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Editorial: In Shakman ruling, Cook County Forest Preserve District gives patronage the pink slip

Jan CarlsDistrict Compliance Administrator for Forest Preserve District Cook County answers  questions news conference dismissal Shakman litigatiagainst Forest Preserve

Jan Carlson, District Compliance Administrator for the Forest Preserve District of Cook County answers questions at the news conference of the dismissal of the Shakman litigation against the Forest Preserve District, Tuesday, February 5, 2013. | Ting Shen~Sun-Times Media

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Updated: March 8, 2013 7:39AM



The Cook County forest preserves are finally uprooting a noxious invasive species: the patronage worker.

For years, we’ve heard the stories about what was considered one of the county’s premier patronage dumping grounds. The payrolling forest preserve cop who asked to be let out of the patrol car if it was heading toward any trouble spot. The newly hired office worker who asked if she needed to come to work every day. The guy who showed up for a job in trail maintenance, which requires using a chain saw, and announced he wouldn’t use one because he had a bad back.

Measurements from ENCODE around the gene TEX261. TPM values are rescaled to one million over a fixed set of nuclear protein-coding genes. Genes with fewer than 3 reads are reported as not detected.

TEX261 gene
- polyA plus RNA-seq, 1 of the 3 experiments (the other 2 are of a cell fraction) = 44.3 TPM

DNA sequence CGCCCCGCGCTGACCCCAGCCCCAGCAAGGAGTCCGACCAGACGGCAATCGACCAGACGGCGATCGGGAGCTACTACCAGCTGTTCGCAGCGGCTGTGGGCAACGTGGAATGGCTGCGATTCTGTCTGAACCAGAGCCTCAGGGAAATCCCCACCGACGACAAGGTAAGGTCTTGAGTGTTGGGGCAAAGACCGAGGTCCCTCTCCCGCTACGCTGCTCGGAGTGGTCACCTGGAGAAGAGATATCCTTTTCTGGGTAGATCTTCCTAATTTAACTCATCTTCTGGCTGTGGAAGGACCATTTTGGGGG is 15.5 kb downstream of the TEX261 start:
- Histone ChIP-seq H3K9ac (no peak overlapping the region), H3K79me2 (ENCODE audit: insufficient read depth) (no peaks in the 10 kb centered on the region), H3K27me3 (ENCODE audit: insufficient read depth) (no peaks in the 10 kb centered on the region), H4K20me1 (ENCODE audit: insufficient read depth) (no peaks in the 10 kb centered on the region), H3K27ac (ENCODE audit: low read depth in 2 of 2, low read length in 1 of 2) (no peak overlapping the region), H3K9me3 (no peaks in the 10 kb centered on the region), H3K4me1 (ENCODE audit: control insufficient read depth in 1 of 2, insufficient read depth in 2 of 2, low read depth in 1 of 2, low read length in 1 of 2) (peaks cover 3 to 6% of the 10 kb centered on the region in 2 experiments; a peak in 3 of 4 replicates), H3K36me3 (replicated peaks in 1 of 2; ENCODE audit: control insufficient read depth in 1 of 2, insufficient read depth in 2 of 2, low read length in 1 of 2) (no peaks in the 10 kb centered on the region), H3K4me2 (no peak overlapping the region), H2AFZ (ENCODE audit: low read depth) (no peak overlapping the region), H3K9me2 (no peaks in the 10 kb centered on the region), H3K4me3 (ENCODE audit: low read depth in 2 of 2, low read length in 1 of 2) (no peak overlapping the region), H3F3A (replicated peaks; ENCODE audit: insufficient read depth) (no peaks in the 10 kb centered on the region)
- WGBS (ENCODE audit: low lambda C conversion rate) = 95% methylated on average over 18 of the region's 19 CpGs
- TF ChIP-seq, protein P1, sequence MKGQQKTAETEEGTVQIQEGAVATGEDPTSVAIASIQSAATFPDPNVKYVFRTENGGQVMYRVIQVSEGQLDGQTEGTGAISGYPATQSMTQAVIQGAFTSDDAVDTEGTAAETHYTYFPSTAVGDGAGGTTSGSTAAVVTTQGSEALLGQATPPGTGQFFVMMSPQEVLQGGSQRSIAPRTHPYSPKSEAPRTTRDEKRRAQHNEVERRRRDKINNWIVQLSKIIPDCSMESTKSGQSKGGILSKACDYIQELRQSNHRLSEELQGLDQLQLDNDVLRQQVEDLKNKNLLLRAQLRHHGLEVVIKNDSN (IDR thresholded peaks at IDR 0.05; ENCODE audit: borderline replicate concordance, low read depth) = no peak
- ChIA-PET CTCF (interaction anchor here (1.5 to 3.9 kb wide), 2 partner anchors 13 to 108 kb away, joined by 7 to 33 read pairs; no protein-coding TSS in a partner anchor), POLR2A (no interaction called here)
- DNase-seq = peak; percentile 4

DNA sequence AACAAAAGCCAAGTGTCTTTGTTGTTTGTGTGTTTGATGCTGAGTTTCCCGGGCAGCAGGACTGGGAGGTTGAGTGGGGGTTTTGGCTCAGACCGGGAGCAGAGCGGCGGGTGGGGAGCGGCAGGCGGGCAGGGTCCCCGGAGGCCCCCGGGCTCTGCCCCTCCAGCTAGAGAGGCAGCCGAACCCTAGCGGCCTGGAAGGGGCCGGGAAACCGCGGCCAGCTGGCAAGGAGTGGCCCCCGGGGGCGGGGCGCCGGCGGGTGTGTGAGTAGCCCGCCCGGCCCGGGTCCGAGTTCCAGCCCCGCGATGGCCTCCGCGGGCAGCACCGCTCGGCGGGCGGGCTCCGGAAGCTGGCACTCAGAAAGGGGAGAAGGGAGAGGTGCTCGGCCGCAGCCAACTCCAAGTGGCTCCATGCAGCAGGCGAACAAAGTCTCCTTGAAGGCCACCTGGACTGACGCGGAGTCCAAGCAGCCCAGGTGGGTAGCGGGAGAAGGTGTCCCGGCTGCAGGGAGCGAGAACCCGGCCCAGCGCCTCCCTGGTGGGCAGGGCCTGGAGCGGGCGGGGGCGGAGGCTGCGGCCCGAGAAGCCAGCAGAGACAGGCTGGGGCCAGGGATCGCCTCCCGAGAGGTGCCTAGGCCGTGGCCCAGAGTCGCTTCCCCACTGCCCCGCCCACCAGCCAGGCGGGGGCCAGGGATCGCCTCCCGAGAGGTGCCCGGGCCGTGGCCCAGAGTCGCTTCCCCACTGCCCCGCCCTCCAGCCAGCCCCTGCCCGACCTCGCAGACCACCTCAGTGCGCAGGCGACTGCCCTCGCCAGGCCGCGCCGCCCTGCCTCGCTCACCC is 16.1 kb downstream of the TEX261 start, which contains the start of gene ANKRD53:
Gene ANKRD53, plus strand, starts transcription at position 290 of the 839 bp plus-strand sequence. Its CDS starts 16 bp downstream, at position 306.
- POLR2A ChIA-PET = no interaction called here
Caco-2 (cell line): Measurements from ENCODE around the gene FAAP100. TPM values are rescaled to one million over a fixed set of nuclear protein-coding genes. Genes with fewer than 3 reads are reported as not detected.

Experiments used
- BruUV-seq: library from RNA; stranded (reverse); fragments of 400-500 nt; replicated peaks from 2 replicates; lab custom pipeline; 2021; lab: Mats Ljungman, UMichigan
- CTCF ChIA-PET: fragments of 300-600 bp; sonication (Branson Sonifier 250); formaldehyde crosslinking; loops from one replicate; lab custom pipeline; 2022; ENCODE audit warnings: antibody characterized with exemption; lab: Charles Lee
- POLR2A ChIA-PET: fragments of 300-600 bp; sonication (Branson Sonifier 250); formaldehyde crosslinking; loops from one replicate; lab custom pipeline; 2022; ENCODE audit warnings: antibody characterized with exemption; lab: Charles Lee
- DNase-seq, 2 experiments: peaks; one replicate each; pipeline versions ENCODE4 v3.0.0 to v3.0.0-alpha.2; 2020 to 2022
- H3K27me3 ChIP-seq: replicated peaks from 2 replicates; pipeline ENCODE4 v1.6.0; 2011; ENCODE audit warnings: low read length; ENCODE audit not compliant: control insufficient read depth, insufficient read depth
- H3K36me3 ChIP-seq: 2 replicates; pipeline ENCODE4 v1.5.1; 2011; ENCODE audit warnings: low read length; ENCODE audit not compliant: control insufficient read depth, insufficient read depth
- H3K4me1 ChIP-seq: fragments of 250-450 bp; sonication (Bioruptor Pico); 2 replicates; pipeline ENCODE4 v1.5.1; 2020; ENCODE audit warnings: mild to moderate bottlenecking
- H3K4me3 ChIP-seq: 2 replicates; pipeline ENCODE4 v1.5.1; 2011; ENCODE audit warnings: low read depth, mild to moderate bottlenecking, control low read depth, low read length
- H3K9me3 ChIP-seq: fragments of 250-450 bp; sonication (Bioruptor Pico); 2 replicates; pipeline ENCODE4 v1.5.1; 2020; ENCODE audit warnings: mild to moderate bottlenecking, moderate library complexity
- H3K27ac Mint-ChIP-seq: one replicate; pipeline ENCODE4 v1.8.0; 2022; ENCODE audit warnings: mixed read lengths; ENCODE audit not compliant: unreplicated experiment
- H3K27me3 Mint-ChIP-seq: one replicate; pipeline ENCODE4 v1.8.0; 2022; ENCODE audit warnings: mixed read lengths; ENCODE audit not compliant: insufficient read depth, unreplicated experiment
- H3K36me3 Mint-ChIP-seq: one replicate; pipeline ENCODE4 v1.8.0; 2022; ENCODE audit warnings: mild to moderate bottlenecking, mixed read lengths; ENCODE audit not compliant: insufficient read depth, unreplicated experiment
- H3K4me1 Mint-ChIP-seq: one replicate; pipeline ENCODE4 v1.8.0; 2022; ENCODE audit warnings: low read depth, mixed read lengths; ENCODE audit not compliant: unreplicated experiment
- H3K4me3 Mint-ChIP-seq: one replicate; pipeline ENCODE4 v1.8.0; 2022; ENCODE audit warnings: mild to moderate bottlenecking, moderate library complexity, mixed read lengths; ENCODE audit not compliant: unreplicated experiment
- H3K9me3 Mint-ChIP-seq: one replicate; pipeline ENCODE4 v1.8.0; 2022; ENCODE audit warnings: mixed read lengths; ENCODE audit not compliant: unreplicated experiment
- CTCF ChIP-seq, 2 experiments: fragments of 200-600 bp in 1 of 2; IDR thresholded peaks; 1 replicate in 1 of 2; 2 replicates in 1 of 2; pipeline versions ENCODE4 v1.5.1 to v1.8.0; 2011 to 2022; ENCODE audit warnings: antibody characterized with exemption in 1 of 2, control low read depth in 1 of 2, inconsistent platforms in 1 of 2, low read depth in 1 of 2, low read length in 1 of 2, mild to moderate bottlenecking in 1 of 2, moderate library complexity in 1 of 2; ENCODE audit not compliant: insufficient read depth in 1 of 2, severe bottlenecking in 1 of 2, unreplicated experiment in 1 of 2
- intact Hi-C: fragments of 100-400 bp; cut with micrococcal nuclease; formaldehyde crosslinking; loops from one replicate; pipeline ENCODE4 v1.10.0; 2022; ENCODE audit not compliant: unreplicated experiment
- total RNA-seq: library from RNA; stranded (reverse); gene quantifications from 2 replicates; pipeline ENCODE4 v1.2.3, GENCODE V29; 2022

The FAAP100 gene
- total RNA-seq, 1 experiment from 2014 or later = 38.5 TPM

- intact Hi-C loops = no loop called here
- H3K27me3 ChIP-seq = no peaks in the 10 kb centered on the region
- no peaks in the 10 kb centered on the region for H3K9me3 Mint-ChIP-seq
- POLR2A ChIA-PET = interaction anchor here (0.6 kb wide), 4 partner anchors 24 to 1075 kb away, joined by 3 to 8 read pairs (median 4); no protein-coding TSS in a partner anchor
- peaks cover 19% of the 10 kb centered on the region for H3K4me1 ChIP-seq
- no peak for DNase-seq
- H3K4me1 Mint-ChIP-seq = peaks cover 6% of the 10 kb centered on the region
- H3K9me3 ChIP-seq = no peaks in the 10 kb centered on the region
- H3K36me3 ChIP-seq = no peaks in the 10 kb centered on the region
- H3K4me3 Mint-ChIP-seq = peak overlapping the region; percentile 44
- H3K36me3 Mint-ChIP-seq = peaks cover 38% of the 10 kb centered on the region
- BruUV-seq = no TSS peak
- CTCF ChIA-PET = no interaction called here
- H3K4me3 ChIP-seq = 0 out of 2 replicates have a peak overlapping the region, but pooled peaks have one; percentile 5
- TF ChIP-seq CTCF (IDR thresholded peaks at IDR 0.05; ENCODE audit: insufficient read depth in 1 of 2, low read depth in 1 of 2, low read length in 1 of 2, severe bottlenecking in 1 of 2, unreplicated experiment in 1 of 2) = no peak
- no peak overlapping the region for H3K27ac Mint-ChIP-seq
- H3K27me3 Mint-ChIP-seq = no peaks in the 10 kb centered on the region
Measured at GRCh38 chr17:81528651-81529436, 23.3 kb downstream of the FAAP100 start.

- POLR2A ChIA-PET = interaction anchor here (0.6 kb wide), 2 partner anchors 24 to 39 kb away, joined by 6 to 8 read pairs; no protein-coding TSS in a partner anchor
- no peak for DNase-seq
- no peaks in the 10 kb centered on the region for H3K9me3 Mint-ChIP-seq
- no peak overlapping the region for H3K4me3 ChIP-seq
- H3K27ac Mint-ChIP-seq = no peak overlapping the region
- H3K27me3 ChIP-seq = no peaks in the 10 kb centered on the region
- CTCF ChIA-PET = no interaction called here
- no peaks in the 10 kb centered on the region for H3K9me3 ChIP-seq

On Tuesday, compliance administrator Jan Carlson said the district would even hire a clerk without bothering to check if the clerk could type.

On Monday, though, U.S. District Magistrate Sidney Schenkier said the forest preserve was in “substantial compliance” with a 2009 consent decree based on a 1969 lawsuit by lawyer Michael Shakman that targeted political hiring and firing. As a result, the forest preserve district is the second governmental unit to be dismissed from the lawsuit. The Cook County sheriff, which was cleared in 2011, was the first. Much of the credit goes to Cook County Board President Toni Preckwinkle, who made a priority of getting politics out of employment decisions.

It wasn’t easy. For years, the district didn’t even have a human resources department. But if you checked more recently, you’d see the district had not only created a personnel department but also that the employees were working late night after night to straighten things out. They had to redo job descriptions, document hiring procedures and reorganize the district. It was a big effort.

With fewer than 500 employees, the district is far smaller that the county or city governments. But this ruling holds out hope that the county and city also will be able to make patronage hiring a thing of the past.



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